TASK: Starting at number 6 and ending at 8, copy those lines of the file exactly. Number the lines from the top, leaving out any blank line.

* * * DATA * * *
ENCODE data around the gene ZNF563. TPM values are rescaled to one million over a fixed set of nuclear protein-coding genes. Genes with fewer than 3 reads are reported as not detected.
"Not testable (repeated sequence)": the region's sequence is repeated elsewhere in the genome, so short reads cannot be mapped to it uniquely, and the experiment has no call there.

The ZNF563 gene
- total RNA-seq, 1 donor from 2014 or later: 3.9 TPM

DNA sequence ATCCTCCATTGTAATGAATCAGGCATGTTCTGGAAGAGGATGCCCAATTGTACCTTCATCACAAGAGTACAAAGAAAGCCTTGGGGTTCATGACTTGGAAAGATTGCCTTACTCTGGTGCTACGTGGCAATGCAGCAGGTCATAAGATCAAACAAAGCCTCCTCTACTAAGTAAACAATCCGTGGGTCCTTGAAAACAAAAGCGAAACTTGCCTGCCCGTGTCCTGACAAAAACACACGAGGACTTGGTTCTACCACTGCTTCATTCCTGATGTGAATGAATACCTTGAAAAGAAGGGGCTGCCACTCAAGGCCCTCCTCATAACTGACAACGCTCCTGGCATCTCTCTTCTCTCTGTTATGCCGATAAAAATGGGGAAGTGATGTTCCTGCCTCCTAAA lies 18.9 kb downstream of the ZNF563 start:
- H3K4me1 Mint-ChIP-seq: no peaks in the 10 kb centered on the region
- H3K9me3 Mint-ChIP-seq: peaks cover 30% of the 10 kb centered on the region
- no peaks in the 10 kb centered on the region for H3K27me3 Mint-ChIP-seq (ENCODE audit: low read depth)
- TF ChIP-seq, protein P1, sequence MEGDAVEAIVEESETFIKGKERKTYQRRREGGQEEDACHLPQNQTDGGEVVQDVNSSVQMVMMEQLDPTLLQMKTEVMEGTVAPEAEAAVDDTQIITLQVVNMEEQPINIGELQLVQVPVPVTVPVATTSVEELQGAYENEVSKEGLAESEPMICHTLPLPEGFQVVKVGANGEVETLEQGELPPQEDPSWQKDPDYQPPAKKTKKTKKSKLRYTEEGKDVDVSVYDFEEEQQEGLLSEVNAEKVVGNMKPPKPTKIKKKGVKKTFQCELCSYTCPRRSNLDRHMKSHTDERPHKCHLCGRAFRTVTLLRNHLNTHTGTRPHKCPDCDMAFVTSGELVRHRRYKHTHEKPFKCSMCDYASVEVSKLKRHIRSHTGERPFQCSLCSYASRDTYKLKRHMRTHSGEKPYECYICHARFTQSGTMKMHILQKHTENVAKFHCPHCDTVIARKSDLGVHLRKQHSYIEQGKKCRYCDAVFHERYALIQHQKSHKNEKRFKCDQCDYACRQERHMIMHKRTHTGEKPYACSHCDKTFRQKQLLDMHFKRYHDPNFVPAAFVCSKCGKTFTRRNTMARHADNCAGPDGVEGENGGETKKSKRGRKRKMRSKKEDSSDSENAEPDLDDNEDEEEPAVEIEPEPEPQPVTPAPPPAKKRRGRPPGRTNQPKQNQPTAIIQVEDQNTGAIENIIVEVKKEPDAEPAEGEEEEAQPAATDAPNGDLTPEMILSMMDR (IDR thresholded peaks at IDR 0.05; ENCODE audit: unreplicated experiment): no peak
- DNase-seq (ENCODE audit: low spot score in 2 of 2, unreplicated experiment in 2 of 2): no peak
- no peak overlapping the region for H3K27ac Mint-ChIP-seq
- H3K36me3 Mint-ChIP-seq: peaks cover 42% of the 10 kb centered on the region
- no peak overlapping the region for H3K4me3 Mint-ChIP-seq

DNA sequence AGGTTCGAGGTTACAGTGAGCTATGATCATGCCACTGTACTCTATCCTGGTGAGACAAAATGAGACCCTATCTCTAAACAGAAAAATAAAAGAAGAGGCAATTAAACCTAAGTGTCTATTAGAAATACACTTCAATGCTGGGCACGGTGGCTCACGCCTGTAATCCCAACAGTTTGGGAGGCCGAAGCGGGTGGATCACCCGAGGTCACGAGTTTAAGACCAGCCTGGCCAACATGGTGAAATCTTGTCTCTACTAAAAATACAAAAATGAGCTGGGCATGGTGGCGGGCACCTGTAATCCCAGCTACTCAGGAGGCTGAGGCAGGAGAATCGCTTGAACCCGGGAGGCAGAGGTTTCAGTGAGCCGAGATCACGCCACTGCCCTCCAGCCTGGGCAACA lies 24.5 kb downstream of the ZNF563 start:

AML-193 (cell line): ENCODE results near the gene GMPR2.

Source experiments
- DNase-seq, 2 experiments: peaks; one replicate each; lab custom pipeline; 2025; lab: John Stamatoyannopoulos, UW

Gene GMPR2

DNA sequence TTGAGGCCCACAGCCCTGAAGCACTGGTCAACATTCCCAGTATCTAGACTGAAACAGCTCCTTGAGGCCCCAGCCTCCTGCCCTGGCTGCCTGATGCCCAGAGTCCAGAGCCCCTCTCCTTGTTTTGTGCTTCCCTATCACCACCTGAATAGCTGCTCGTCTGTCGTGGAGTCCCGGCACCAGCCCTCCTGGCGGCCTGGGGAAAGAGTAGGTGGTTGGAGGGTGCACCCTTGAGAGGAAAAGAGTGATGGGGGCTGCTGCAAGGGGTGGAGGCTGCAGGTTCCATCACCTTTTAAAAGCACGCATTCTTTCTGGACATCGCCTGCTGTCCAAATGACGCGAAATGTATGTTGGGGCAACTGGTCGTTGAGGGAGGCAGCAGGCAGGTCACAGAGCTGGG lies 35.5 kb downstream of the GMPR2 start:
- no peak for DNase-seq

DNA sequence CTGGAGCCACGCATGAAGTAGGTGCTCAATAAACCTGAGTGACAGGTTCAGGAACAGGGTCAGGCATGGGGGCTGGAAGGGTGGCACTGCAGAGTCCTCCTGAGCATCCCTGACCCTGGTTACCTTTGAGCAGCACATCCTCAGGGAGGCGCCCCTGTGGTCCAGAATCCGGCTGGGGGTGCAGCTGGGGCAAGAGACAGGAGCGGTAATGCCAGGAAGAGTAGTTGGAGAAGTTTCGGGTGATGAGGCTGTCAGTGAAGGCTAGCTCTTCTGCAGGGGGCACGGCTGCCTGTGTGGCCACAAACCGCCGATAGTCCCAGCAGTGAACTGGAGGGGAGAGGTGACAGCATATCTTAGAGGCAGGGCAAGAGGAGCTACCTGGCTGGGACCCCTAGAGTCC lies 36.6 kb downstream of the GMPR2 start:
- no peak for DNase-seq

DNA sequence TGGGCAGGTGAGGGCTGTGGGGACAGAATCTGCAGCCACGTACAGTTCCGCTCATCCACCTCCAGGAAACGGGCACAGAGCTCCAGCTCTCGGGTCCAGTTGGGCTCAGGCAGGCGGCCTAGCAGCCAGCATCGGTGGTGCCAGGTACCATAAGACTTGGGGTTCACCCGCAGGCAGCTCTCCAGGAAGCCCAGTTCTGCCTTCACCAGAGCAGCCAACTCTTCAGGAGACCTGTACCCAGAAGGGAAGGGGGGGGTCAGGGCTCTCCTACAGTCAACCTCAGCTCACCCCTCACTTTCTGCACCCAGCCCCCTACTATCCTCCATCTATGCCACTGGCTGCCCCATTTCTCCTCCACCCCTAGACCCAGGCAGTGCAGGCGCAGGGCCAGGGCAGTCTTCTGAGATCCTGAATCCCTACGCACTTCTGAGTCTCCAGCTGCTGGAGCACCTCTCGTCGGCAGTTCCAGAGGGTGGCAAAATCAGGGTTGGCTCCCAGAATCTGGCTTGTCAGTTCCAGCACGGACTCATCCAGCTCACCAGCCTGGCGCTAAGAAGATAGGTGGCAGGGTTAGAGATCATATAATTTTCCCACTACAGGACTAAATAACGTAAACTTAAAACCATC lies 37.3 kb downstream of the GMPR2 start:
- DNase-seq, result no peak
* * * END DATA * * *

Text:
- H3K4me1 Mint-ChIP-seq: no peaks in the 10 kb centered on the region
- H3K9me3 Mint-ChIP-seq: peaks cover 30% of the 10 kb centered on the region
- no peaks in the 10 kb centered on the region for H3K27me3 Mint-ChIP-seq (ENCODE audit: low read depth)